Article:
Reasonable Faith, Third Edition
- Christian Truth and Apologetics
- Narrated by: Jim Denison
- Length: 18 hrs and 55 mins
- Unabridged Audiobook
- Release date: 07-04-17
- Language: English
- Publisher: Two Words Publishing, LLC
Regular price: $27.97
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His approach - that of positive apologetics - gives careful attention to crucial questions and concerns, including the relationship of faith and reason, the existence of God, the problems of historical knowledge and miracles, the personal claims of Christ, and the historicity of the resurrection of Jesus. He shows that there is good reason to think Christianity is true. As Craig says, "If you have a sound and persuasive case for Christianity, you don't have to become an expert in comparative religions and Christian cults. A positive justification of the Christian faith automatically overwhelms all competing worldviews lacking an equally strong case."
Customer ReviewsMost Helpful
By Gerhard on 09-19-17
Good and logical outline of arguments
Good singular source for arguments found in WLC debates. Suggest Defenders(Christian doctrine) and podcasts as follow-up to this work. No new material but arguments are outlined in a logical fashion and also logically follow one another, i.e. From theism to Christianity in particular. Includes some counters to possible objections. Some of the material doesn't translate too well to audio, such as the application of Bayes' theorem to explanations which involves reading out statistical variables in formulae, though this is unavoidable and written works expanding on the material forming the basis of this section can easily be found on the internet. Analogies almost always follows these expositions and mitigates possible 'dry-ness' that this could cause.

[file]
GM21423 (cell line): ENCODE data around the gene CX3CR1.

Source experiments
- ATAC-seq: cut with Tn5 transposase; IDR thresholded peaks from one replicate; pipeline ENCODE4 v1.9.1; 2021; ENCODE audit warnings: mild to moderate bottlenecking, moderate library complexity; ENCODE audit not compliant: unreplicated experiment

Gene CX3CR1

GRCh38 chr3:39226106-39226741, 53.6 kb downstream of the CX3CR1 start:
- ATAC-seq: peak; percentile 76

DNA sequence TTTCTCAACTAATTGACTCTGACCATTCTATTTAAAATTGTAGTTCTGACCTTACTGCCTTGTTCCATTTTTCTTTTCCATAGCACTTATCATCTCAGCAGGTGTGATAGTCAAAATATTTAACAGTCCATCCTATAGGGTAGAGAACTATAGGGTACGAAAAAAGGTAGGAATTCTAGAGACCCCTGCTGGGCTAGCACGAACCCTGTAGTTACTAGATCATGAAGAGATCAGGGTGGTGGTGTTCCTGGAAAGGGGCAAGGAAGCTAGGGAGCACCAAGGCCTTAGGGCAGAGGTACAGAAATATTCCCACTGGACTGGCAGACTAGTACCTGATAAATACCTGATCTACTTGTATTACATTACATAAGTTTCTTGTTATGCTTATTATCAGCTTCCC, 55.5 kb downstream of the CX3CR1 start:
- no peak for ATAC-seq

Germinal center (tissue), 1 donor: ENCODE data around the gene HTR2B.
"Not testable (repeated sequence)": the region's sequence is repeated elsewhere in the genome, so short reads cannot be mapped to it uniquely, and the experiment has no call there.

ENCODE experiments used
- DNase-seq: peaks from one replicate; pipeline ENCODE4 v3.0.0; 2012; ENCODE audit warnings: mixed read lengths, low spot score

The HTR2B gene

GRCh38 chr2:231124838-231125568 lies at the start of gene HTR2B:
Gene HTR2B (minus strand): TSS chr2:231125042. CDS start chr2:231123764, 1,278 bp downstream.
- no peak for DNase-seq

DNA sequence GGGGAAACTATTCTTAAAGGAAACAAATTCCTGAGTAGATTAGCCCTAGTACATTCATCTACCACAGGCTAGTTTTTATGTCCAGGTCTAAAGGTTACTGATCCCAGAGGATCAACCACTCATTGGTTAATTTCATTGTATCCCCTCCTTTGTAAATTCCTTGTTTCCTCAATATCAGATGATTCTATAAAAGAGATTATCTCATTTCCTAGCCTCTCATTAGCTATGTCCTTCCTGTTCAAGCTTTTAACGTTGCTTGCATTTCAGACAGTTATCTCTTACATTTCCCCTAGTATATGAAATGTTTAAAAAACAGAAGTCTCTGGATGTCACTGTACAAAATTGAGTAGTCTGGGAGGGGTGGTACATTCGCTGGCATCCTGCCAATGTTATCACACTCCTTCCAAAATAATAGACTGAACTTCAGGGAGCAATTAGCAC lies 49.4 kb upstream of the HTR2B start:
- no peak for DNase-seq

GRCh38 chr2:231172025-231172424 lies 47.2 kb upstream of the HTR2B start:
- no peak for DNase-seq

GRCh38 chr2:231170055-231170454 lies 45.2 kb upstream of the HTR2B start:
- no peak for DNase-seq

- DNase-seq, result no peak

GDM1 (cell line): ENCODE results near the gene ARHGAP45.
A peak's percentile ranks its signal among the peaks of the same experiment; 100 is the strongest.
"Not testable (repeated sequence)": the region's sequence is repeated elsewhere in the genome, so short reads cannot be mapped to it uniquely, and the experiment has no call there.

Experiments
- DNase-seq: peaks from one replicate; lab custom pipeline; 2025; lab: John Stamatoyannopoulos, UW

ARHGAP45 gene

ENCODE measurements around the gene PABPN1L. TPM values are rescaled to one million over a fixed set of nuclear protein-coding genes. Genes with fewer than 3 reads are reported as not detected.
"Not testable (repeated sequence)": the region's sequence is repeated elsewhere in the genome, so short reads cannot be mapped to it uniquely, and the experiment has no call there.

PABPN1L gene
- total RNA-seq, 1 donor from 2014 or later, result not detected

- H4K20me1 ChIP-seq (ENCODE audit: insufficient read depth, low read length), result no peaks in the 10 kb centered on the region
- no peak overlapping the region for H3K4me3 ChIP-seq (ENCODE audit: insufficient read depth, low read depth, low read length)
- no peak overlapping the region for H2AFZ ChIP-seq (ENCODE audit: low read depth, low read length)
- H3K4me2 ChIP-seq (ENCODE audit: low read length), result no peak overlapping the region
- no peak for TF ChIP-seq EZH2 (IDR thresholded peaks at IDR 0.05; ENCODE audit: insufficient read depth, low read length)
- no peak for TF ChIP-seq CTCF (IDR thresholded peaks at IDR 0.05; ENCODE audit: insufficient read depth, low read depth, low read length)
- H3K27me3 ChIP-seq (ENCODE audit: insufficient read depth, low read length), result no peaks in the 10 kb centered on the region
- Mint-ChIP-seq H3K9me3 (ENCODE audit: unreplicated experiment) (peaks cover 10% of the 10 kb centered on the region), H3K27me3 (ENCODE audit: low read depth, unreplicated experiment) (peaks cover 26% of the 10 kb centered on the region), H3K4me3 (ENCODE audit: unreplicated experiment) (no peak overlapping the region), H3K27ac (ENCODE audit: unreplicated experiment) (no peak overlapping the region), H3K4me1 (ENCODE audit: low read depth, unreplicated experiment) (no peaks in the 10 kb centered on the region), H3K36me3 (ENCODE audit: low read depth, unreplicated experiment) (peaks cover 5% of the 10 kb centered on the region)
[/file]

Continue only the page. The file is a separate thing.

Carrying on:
I wouldn't suggest this book as a starting point unless you have some background in either Christian doctrine or are philosophically inclined-solely because there would be a lot of new information to digest simultaneously.
Some critics have quoted this book out of context, notably sections on the inner testimony of the Holy Spirit to claim that WLC is un-scientific. A full reading of this book, with the compounded effect of arguments taken as a whole, should show such claims for what they are-either deliberate misrepresentations or based in misunderstanding of the section.
Someone criticized the book because of the apparent claim that WLC gets Jesus's birth place wrong (Nazareth instead of Bethlehem). I believe that this was rectified. Also, as I understood no part of the book to be a claim that WLC is himself infallible, I was left wondering what the point of that review was all about.
I was smiling at the end when WLC showed a bit of a bias in favor of apologetics within Christian ministries, but I suppose we all have our specific interests.
I sometimes find myself questioning the necessity of the adversarial nature of WLC's 'debating' style, and this came up in the book on dealing with the cosmological argument's quasi-objection of 'what caused the uncaused cause', though I suppose this often brings conceptual clarification.
If you are an atheist and consider getting this book, try to give it a fair chance and treat it as a hypothesis. If nothing else it might dispel some notions that there is 'no rational basis for believing in God', and even if you disagree with the conclusion it might give you some insight into the Christian worldview.
14 of 14 people found this review helpful